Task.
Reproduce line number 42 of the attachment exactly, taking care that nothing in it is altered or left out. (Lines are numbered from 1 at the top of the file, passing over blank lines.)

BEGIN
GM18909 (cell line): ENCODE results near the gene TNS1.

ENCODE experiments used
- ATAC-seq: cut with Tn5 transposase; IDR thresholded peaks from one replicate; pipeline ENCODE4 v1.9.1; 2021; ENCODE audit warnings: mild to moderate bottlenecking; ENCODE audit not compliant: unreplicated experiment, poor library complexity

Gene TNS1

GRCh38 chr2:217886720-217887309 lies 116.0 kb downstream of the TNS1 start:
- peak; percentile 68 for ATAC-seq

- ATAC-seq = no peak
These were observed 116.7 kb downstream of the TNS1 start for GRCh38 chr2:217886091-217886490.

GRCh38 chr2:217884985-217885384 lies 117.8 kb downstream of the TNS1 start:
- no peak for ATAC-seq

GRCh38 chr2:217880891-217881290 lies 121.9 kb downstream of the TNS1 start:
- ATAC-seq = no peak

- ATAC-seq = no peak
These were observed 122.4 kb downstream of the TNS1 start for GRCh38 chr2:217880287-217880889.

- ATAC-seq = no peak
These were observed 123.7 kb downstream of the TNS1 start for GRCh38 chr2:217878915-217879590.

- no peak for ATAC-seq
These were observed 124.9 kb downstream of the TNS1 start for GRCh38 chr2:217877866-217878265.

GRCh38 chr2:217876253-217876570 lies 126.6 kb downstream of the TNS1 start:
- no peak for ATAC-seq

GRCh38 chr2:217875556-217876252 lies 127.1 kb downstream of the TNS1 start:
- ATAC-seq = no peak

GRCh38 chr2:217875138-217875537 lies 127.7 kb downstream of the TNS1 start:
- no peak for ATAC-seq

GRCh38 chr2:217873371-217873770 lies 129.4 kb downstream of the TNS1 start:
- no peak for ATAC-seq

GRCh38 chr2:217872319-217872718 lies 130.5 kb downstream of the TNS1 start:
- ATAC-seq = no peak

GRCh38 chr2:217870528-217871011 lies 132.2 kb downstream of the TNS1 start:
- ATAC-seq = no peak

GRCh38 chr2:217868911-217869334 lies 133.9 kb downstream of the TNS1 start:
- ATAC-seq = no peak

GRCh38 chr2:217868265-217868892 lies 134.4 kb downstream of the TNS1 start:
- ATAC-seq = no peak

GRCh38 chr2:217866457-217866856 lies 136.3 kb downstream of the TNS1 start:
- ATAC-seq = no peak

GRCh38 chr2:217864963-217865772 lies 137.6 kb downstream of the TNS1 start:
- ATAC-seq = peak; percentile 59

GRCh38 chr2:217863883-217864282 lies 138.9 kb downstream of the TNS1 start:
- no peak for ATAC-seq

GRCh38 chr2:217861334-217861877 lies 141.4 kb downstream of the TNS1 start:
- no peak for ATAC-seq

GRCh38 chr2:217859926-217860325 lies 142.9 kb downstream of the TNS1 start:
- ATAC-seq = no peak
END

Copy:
- no peak for ATAC-seq